The COVID-19 pandemic has college basketball sputtering to more stops and starts than a junkyard jalopy.
Westmont College tinkered with its schedule during a month of postponements before it could finally roll out its team on Friday. Cal State Fullerton can’t even get its engine started. Coronavirus issues have canceled its opener several times, which included Friday’s contest at the University of San Diego.
The Titans aren’t alone. The pandemic kept 40 teams from tipping off their seasons through the first two weeks. Twelve games alone were canceled on Wednesday.
UCSB was able to play its fourth game on Saturday, but coach Joe Pasternack holds his breath every time he receives the team’s COVID tests.
“It’s probably the thing that keeps me up at night, just the concern for your players,” he said. “They’re doing the best they can, 24/7, but you almost have to be perfect for five months right now.
“All you can do is educate them the best way possible, relentlessly. Every day, you see examples of other programs being shut down.”
Powerhouse Duke shut itself down. The Blue Devils canceled the rest of their non-conference schedule before they could even get a positive test.
“I don’t think it feels right to anybody,” coach Mike Krzyzewski said. “I mean, everyone is concerned.
“In our country today, you have 2,000 deaths a day, 200,000 cases, a million and a half last week. You have people saying the next six weeks are going to be the worst. Well, to me it’s already pretty bad.”
A survey conducted two months ago by Marist University showed that 56% of the sports fans it contacted believe indoor sports shouldn’t be held. And that was before the current surge of cases.
But no stop-sign poll or even Duke’s stalled program will divert the NCAA from its appointed rounds. It will map out a route to March Madness come hell or high water or the Pfizer vaccine.
Dan Gavitt, the NCAA’s senior vice-president in charge of basketball, vowed recently that, “There’s going to be March Madness in 2021, and there’s going to be a tournament to determine a national champion… It’ll be memorable, and it will be an incredible experience for the student-athletes involved.”
He sounds that firm only because the NCAA’s very survival depends upon it.
March Madness in 2019 generated $933 million in revenue from media rights fees, ticket sales, corporate sponsorships and television advertisements. That constitutes three-quarters of the NCAA’s income, 96% of which it distributes to members like UCSB and the Big West Conference.
The Big West got a cut of the $53.5 million that the NCAA put into its “Equal Conference Fund” after the 2019 Tournament. It also got an extra payout “unit” from the NCAA’s “Performance Fund” which UC Irvine earned by beating Kansas State in the first round.
That win would’ve been worth $282,100 last season. Everybody lost out, however, when a surge of COVID cases forced the NCAA to cancel the tournament. It can’t afford to go penniless again this March.
Gavitt and Co. are taking special precautions, moving the entire 68-team, NCAA Tournament to Indianapolis. Mitch Barnhart, chair of the NCAA Tournament Committee, said they made that decision after monitoring the success of “bubble settings” in such leagues as the NBA.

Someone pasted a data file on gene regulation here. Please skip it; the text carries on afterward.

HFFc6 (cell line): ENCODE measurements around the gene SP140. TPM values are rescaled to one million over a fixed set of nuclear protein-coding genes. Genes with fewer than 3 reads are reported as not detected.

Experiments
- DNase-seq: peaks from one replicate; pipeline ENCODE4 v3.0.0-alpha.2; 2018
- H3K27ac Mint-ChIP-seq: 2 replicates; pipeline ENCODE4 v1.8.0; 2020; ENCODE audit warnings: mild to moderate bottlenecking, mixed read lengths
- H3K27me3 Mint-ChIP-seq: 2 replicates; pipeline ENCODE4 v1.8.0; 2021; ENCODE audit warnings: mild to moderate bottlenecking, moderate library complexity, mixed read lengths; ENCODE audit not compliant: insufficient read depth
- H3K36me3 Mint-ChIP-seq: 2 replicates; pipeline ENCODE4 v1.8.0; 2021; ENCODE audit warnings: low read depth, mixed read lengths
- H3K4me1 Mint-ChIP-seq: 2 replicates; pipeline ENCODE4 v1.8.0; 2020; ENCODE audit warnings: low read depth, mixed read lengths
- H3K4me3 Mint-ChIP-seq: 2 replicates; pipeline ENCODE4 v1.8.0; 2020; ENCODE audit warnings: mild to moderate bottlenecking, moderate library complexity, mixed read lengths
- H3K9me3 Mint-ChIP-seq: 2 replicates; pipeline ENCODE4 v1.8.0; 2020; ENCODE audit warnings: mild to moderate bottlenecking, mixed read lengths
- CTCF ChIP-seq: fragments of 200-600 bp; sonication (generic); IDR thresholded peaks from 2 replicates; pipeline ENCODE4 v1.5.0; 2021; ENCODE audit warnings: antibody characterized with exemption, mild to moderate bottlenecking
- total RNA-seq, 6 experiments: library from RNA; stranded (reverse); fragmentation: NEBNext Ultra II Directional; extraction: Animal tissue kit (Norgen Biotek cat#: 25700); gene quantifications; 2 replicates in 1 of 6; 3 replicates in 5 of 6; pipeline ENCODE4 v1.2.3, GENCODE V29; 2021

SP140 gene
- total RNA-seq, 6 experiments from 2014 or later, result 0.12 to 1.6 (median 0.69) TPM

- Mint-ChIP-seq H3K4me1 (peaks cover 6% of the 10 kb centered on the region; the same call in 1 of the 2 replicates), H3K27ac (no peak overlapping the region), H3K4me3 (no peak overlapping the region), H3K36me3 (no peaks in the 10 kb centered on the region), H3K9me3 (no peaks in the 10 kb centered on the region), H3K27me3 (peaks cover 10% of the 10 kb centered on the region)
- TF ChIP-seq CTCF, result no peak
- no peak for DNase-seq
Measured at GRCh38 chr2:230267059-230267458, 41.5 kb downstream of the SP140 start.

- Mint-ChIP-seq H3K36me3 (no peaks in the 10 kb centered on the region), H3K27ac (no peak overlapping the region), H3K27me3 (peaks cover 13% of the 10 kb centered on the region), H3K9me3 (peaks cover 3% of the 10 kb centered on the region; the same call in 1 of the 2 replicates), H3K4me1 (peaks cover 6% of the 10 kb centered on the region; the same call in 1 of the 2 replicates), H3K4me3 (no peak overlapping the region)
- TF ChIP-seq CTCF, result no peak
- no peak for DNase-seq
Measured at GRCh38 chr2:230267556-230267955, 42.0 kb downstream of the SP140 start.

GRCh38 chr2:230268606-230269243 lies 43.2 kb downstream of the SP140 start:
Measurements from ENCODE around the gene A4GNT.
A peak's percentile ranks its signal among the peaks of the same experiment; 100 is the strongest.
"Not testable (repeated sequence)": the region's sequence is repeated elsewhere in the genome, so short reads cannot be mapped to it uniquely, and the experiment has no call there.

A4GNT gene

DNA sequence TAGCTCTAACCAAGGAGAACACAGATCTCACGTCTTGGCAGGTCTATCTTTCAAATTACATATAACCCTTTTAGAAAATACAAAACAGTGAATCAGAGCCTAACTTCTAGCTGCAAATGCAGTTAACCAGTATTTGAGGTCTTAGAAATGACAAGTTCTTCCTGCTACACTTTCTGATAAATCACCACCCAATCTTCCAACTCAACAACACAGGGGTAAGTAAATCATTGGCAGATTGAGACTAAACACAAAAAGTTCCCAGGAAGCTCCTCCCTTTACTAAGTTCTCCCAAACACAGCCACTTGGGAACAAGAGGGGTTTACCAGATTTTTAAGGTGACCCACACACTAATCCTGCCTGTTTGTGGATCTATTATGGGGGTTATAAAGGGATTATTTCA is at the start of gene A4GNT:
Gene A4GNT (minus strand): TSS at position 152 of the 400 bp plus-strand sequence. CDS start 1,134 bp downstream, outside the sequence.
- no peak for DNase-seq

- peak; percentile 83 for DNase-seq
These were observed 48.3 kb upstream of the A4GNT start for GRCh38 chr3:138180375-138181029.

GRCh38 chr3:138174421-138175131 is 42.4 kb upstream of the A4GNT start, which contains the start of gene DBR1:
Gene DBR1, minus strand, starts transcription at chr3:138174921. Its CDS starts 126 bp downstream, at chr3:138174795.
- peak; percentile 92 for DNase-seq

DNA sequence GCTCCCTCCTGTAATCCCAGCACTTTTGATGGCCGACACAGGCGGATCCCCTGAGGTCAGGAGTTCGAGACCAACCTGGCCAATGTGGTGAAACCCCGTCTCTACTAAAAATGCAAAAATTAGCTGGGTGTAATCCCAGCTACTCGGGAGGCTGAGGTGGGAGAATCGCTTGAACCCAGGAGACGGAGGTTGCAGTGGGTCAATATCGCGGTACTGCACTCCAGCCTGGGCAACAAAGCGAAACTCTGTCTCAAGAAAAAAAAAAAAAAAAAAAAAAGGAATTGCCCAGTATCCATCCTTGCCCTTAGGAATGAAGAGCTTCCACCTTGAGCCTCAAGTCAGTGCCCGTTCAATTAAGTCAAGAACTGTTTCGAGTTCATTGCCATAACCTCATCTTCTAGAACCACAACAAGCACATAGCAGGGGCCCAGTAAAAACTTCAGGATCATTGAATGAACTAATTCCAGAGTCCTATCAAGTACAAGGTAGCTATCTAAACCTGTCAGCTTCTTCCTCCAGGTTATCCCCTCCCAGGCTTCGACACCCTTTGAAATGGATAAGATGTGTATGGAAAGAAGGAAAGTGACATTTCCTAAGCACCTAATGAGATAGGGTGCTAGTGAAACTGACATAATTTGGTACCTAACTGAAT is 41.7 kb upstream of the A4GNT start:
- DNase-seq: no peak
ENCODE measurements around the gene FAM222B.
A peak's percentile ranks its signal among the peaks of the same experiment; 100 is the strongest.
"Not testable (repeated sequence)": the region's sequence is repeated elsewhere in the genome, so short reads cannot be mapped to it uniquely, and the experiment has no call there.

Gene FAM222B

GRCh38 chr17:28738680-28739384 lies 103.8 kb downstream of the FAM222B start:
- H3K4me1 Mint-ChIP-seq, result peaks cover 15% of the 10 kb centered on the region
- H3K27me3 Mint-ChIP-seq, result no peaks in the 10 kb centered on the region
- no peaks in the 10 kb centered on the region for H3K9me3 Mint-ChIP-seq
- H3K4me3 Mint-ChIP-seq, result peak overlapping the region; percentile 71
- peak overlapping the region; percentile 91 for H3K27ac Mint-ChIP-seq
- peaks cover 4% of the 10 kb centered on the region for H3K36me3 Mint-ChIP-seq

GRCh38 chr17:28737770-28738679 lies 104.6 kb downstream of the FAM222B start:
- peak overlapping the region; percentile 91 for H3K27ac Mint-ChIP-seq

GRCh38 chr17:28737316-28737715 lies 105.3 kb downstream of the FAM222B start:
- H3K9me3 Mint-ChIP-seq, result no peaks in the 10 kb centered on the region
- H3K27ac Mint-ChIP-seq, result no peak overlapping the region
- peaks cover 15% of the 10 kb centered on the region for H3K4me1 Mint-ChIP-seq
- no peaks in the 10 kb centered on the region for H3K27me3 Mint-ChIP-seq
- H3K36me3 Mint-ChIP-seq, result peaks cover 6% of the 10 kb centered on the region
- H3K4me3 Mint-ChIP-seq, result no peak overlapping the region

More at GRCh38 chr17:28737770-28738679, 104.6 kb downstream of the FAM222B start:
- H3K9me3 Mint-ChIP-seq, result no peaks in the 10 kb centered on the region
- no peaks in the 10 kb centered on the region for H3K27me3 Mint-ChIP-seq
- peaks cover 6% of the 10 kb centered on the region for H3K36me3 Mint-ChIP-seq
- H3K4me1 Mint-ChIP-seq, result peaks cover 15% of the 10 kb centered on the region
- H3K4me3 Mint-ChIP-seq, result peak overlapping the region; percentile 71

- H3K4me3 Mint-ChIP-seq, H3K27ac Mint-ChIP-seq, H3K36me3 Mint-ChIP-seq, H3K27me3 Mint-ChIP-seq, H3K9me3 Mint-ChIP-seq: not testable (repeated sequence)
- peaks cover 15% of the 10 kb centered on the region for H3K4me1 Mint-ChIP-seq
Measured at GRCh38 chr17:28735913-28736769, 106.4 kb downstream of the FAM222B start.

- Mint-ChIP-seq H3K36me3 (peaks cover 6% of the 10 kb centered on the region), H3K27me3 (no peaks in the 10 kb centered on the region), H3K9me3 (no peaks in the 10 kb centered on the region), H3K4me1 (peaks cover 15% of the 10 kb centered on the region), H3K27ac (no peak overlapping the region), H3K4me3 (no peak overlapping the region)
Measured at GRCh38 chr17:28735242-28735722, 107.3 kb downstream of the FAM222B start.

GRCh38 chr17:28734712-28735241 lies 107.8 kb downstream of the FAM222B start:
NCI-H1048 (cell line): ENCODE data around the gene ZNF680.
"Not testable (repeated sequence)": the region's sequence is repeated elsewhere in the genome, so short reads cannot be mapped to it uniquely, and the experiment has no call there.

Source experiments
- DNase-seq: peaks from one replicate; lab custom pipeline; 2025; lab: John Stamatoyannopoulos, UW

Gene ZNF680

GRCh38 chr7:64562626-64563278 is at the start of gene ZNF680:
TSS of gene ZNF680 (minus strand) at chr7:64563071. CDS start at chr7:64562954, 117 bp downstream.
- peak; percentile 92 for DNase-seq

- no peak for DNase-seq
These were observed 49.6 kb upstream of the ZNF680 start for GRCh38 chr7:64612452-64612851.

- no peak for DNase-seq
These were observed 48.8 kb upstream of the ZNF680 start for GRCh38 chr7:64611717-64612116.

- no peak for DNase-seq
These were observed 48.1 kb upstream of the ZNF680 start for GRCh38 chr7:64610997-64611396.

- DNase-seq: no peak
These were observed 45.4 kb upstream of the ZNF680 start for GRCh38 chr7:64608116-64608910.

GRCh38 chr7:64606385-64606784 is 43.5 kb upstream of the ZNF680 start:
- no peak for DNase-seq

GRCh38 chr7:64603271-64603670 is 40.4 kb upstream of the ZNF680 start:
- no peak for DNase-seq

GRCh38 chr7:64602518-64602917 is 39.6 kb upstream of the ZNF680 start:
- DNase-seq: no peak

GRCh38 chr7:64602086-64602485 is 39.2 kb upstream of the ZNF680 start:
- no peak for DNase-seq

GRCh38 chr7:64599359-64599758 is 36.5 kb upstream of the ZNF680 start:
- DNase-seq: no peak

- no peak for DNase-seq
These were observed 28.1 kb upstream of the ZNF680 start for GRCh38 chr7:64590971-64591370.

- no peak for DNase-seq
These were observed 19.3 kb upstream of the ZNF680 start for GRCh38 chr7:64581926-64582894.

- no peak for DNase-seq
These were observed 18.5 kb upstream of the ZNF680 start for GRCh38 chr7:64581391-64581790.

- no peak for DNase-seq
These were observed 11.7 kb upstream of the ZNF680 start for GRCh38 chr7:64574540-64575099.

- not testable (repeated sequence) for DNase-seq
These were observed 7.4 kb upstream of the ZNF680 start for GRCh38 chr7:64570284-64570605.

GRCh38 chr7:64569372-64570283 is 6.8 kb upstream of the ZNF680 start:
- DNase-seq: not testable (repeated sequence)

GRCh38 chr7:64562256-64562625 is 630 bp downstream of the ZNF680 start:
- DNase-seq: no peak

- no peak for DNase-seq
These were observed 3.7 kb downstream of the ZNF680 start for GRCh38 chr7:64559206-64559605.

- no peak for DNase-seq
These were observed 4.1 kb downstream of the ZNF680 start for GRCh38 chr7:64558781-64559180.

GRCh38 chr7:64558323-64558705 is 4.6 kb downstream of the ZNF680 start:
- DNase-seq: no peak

“We felt that getting to one geographic location gave us the best opportunity to do that for the safety and the health of the participants, the officials, and all the workers that are putting that thing on,” he said.
Krzyzewski would like the committee to make an additional change: delay the basketball season a few months to let the vaccine take hold and the pandemic subside.
The trademark May Madness, however, doesn’t resonate as well with coaches such as Alabama’s Nate Oats. He was quick to note the Blue Devil-of-a-time that Duke was having in the current environment.
“Do you think if Coach K hadn’t lost his two nonconference games at home that he would still be saying that?” he said. “We 100% should be playing basketball.”
One problem with a hiatus is that players might be under less control and more susceptible to the coronavirus. Pasternack had his Gauchos all sign a social contract in which they promised to not put each other at risk.
“It’s so fragile a situation because it takes just one person getting it,” he said. “That’s the scary part of it, because it will shut down your whole program. There are so many variables that you’re dealing with. It’s going to come down to a lot of chemistry.”
Men’s and women’s basketball are the only fall and winter sports that the Big West Conference has yet to cancel. The league needs its cut of NCAA Tournament money, just like everybody else.
UCSB is doing its part to make it work, going to great lengths to safeguard its players, coaches and staff. They are tested three times a week and before every game. They are also kept far from the fans and media. Interviews are conducted by either phone or on camera.
“When the pandemic rears its ugly head, you can only control so much, and it’s scary… Real scary,” Pasternack said. “I think our administration has done a great job of organizing our entire athletic department, and with how efficiently the testing has gone.”
He knows this is the deepest and most experienced team he’s had in his four years at UCSB. It’s the one that could finally get him to the NCAA Tournament.
“Whoever wins championships in this environment must be adaptable, must be flexible, and must be determined,” Barnhart said. “If they can do those three things, they can find a way through the madness to win a championship.”
And for now, at least, the road to Indianapolis is still open.